The government has launched a six month debate about the future of care and support services.
In 20 years' time a quarter of the adult population will be over 65 and the number of people over age 85 will have doubled, putting pressure on services and the financial support they receive through benefits.
Over the next six months the government will be asking the public and stakeholders for their views about care and support.
It wants to create a new system which promotes independence, choice and control for everyone who uses it; ensures everyone can receive the high quality care and support they need; and is affordable for the government, individuals and families in the long-term.
After dithering and delaying for a decade on the crisis in social care for older people, the review holds out new promises. Particularly after the Labour Party opposed moves to widen free care for the elderly in Scotland and rejected similar ideas for England.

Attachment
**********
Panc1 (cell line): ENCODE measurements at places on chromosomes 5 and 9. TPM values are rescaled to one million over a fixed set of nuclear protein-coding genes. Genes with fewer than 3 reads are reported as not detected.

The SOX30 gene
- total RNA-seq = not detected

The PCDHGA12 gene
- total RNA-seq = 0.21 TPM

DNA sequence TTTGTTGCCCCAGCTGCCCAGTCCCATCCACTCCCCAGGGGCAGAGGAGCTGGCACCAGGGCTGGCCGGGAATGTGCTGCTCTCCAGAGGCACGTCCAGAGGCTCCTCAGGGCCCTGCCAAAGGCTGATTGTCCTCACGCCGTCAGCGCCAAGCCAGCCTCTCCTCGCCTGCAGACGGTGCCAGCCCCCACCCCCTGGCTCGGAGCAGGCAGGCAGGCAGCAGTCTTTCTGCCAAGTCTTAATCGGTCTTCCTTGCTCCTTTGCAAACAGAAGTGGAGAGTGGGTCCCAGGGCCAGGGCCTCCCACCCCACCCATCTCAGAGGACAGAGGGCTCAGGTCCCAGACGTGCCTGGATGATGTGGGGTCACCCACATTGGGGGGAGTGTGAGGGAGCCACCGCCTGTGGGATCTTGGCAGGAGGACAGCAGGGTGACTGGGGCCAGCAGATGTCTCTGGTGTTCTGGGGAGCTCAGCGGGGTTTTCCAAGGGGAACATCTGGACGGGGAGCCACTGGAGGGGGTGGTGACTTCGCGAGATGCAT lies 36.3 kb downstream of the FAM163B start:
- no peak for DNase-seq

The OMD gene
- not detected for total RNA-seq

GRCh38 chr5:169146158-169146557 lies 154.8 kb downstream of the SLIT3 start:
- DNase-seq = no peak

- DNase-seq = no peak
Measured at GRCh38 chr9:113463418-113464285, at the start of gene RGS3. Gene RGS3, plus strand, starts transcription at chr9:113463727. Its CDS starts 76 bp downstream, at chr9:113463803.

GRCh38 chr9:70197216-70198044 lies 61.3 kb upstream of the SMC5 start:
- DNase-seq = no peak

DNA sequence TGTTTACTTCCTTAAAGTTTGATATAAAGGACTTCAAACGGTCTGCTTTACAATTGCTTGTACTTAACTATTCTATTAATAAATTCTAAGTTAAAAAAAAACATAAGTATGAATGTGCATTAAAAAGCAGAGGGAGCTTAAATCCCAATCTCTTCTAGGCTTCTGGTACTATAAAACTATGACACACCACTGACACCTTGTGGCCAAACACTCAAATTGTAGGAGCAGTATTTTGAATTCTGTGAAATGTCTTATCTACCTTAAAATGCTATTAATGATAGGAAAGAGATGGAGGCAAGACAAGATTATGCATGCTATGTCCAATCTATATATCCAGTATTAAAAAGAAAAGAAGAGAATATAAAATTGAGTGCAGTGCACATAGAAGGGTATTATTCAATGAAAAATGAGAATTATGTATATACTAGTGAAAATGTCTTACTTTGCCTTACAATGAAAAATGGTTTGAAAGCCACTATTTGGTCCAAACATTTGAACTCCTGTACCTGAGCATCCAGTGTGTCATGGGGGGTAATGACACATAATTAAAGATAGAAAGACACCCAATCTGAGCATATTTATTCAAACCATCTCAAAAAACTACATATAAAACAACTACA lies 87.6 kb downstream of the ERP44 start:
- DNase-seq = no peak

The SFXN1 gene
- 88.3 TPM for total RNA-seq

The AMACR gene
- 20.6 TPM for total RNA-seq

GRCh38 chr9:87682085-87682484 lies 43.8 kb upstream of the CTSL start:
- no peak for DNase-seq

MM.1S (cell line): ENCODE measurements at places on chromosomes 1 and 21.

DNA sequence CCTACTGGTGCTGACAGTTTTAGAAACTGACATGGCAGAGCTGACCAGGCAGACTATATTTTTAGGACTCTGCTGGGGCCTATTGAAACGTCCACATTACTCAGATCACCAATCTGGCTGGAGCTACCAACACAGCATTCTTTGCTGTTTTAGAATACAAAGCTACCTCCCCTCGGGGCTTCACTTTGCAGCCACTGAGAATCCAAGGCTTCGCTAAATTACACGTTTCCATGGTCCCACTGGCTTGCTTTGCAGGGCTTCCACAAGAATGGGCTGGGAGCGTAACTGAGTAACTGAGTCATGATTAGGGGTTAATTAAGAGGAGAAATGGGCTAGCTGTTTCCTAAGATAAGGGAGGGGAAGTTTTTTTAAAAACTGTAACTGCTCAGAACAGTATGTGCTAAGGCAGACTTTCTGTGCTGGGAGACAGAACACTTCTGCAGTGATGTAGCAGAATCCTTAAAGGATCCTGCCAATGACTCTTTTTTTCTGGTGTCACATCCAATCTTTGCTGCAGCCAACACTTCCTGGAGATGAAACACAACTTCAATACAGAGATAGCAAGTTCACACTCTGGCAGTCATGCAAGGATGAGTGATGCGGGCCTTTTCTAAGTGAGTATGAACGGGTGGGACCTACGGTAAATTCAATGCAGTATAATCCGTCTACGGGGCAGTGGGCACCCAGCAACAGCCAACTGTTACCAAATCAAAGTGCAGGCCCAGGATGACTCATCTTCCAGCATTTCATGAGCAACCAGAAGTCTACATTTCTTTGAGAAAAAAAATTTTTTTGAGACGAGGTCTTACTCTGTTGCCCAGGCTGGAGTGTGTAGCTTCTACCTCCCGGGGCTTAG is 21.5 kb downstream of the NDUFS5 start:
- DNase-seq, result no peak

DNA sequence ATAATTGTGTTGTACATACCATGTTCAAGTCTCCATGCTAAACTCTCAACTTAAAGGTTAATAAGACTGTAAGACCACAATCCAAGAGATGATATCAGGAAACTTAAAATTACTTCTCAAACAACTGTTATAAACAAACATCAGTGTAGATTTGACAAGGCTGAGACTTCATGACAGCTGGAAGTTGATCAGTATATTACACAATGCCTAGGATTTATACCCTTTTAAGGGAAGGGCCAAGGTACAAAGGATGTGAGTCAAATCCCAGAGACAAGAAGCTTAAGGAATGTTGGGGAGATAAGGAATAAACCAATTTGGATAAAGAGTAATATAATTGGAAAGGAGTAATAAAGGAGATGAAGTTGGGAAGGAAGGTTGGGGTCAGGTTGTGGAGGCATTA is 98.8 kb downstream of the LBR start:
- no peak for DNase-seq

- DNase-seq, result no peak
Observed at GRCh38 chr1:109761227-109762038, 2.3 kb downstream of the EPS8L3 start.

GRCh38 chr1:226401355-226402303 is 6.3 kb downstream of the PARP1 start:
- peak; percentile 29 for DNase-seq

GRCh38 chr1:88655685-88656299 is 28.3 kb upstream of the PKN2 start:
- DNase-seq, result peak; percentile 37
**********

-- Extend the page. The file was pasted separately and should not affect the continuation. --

Even with static or falling house prices, the rise in house prices in recent years means that nearly every home owner would have to pay for care, even if state provided.
Significantly, when discussing the review, weasel words by politicians suggest that they will still demand people sell their homes if they are taken into care. The only crumb of comfort is that they are promoting care in people’s own homes, ostensibly as better for health, but in reality because it is a lot cheaper than putting people into homes.